4. Having succeeded at steps 1 – 3, you have integrated your dog into your life. She is happy, her needs are met; you are happy, your desires for a pet companion are fulfilled; the relationship is energizing instead of enervating. Then one of the life changes you planned for, or at least gave a single thought to the possibility of, comes along: pregnancy! Kids! Yay! Nothing makes a dog happier than having kids with whom to play and watch over (seriously they love guarding and watching the kids, it’s fantastic). Remember that the dog’s life won’t completely change – that’s the plus of having come up with a sustainable routine in Step 3 for your well suited breed, picked in Step 2 – so you need to prepare yourself for this momentous event. The dog, the children, and your “village” are depending on you to be self-aware as a parent. Or if you would like to completely fuck that up:

    Then I got pregnant. … The night before I was to be induced, I thought more about how bringing a baby home was going to impact Velvel’s life than my own. 

    OMFG! No matter how many times I hit “reload” it always comes back up as and not – someone wrote that and meant it! Dear Ms. Benedikt, breaking out of the delusion that you inhabit your dog’s mind is a big first step to seeing the problem here.

    After the baby was born, we did exactly what “they” say to do: John took the newborn hat from the hospital for Velvel to smell … that was probably the last nice thing we ever did for him.

    Ms. Benedikt, did you actually read the goddamned link you used? It says to use the sniffing as a way to establish boundaries – it’s not a sop to the dog, it’s an intentional power play to reaffirm your leadership. The dog could smell the baby before you could! This exercise is about boundaries not about familiarity.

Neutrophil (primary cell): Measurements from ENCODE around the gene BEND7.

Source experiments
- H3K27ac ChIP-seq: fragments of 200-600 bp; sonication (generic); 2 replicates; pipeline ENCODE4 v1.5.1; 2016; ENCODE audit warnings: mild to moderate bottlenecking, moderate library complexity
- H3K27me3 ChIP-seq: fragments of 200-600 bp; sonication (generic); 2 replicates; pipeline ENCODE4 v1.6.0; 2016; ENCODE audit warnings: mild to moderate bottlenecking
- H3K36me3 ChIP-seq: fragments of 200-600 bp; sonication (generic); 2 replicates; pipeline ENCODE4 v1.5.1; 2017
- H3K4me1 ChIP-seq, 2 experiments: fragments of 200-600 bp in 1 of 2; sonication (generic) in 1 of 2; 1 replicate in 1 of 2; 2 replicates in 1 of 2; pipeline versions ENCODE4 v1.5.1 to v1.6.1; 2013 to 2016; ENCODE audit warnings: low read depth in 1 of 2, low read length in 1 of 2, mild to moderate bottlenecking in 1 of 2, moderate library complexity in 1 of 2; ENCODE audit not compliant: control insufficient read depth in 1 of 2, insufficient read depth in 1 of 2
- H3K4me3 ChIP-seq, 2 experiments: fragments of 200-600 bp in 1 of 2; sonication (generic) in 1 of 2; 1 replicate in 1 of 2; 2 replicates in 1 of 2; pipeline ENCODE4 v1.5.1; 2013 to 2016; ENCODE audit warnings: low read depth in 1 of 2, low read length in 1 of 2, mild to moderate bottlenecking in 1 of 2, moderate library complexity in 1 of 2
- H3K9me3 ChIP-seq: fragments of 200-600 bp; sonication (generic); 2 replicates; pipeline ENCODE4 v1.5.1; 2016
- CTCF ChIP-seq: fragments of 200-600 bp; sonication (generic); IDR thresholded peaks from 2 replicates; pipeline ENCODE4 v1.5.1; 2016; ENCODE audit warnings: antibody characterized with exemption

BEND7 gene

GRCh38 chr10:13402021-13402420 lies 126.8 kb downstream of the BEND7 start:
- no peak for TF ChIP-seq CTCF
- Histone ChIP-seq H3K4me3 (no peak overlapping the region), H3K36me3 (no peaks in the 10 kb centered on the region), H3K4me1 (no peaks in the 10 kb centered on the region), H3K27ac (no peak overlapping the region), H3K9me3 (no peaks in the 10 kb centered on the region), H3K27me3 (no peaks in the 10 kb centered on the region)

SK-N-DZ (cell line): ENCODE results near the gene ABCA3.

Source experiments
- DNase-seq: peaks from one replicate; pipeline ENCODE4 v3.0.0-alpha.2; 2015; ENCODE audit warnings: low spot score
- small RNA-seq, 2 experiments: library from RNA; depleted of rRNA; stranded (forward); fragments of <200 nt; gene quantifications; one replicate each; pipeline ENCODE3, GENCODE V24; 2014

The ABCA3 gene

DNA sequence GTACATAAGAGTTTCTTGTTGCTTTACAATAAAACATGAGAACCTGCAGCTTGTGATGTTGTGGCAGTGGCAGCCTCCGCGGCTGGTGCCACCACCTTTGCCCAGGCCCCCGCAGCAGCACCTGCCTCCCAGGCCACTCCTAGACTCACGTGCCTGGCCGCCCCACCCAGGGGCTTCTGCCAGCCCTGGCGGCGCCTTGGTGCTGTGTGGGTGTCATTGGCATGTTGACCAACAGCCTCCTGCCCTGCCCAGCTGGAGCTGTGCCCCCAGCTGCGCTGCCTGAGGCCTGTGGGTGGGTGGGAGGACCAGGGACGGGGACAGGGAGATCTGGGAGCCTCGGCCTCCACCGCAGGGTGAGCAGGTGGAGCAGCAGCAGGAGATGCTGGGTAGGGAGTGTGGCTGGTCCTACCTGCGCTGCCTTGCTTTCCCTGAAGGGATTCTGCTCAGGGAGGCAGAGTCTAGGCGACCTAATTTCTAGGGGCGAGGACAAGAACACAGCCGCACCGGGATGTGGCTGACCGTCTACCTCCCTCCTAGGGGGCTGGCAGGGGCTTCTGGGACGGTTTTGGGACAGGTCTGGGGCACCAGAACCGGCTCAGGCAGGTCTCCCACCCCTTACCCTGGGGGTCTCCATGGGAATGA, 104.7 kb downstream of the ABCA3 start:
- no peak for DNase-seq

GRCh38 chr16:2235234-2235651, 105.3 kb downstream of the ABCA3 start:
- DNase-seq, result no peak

Now here are some excerpts from the rest of the article, which you may read in full if you hate dogs, lost a bet, or are otherwise deserving of such misfortune:

A friend of mine once told me that before he had a kid, he would have run into a burning building to save his cats. Now … he would happily drown the cats in the bathtub if it would help his son take a longer nap. … Velvel, avoid the bathroom.

Way to set a new bar for how cruel people can be to their pets. Millions – millions – of dogs are abandoned every year in the United States alone. No doubt folks leaving dogs on the street, or perhaps shutting them up inside a foreclosed house as revenge on the bank (because the mortgage lender who screwed you is obviously going to be the one who walks into the house and find the rotting corpse amidst feces, right?), will be glad to read this and think “hey, at least I didn’t drown Fluffy in the bathtub!”

As Ms. Benedikt describes in detail millions more dogs are figuratively abandoned, left to live with shelter and food but with little care from the owners who did not put adequate thought into the obligations and responsibilities of having a dog before getting a dog. Stupidity, like misery, loves company (because it promises justification):

It’s not that I don’t love my dog. It’s just that I don’t love my dog. … A very nonscientific survey of almost everyone I know who had a dog and then had kids now wishes they had never got the dog. This is a near universal truth, even for parents with just one child, though I have more.

The leap from “I asked most my friends” to “near-universal truth” is too absurd to lampoon. Perhaps Ms. Benedikt’s friends, having been similarly tossed aside like Vulva, simply told her what she wanted to hear. After all, how many people are going to say to their friend, “Allison, we think it’s kind of monstrous the way you’ve just forgotten about your dog. You’re starting to remind us of that psycho down the street who talks about drowning his cats.” Nobody. Nobody is how many people would say that. I bet they were all thinking it, though. Or they were thinking “Wow, even for Slate this is a stupid attempt at contrarianism.” Again, not going to be said.